From the looks of it Google VMware and Salesforcecom are now Microsofts three biggest competitive concerns
From the looks of it, Google, VMware and are now Microsoft's three biggest competitive concerns...

Microsoft Blocks Google, VMware, Salesforce Employees from WPC14

Microsoft (MSFT) has blocked Google (GOOG), VMware (VMW) and (CRM) employees from attending next year's Worldwide Partner Conference 2014 (WPC14). So, can you name Microsoft's top three rivals in the age of cloud, mobile and big data computing?

Microsoft (MSFT) has blocked Google (GOOG), (CRM) and VMware (VMW) employees from attending Worldwide Partner Conference 2014, according to the software giant's web site. Apparently, rivals like Amazon Web Services (AMZN), Apple (AAPL), Red Hat (RHT) and Oracle (ORCL) aren't on the blocked list. So, can you now name Microsoft's top three rivals?

The answer seems clear. While most folks focus on WPC 2013 (taking place this week in Houston), Microsoft has launched the registration page for WPC 2014. The page states:

"The following companies and their employees and representatives are excluded from pre-purchasing passes for, attending and / or participating in WPC 2014 and affiliated events:"

  1. Google
  3. VMware

Competitive Concerns?

Read between the lines and it's clear Microsoft now considers its top rivals to be:

  1. Google Apps and Google Android: Sure, Apple iOS set the early pace in tablet and smartphone computing. But Android's ability to run on multiple hardware offerings is the far bigger threat to Microsoft's Windows ecosystem. Plus Google Apps has an intense rivalry with Office 365 and traditional desktop applications.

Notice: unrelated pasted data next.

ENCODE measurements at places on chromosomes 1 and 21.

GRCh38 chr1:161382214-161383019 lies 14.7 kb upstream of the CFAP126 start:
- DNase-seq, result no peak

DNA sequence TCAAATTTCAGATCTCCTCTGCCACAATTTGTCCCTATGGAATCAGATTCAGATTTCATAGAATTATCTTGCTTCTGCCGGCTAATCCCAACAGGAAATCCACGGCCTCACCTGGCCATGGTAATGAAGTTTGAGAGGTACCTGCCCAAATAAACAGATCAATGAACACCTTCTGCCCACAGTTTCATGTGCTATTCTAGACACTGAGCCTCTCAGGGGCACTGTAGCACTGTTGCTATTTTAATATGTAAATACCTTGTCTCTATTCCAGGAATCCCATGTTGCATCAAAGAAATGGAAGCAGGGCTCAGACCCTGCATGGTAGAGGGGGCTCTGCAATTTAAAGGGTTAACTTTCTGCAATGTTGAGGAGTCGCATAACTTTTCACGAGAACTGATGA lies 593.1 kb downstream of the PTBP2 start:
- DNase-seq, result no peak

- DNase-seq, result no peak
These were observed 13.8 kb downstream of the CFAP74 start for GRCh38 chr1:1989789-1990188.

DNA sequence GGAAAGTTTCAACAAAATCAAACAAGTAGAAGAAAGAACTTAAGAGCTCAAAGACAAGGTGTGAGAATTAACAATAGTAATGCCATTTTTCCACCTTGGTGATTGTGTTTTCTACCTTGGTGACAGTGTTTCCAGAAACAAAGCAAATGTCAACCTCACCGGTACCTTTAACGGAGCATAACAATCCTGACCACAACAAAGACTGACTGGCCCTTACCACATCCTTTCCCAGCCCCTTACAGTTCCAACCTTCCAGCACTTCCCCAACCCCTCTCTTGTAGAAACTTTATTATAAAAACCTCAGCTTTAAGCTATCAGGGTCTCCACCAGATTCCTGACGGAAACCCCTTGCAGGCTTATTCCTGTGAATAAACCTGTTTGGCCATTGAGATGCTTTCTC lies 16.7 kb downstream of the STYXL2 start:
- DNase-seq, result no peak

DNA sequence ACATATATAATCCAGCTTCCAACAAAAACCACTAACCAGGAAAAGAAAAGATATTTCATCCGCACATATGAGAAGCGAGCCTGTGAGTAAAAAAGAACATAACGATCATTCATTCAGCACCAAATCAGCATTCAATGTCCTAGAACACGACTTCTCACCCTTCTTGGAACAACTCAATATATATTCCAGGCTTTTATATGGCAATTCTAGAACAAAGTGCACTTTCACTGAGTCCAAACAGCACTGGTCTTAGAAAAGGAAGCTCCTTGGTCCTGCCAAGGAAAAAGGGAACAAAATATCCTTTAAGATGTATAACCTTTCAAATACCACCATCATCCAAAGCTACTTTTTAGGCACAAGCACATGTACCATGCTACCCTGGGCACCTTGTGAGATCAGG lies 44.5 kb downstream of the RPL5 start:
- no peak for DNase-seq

2. Salesforce and Yes, Microsoft wants Dynamics CRM to counter But here again the bigger threat is's application ecosystem. If you've got a bit community of ISVs, chances are Microsoft wants to bury you.
  3. VMware V-Sphere and vCloud Hybrid Services: Microsoft has aggressively positioned Windows Server 2012 and Hyper-V against vSphere. Plus, Microsoft wants to minimize any potential success for the newly launched vCloud Hybrid Service -- a potential threat to the Windows Azure platform.

Welcome to Attend (Sort of)?

On the flip side, it seems clear that Microsoft must keep the WPC doors open for some other rivals that sometimes partner with the software giant. So far, employees from the following companies don't appear barred from WPC14:

  1. Apple: Despite that famed 1997 agreement with Microsoft, The VAR Guy isn't sure why Apple isn't blocked from WPC14.
  2. Amazon Web Services: The world's largest public cloud is a big provider of Windows Server and SQL Server on-demand. Ironically, that makes Amazon one of Microsoft's top channel partners.
  3. Oracle: Microsoft recently signed an Azure cloud and Hyper-V partnership with the database rival.
  4. Red Hat: The company has partnered with Microsoft since at least 2009, despite fierce competition on the cloud, server operating system and virtualization fronts.

Reality Check

Is it unusual for technology companies to block rivals from their conferences? Absolutely not. But in this case, The VAR Guy was suprised to see Google, VMware and so directly noted in Microsoft's WPC14 registration policies. 

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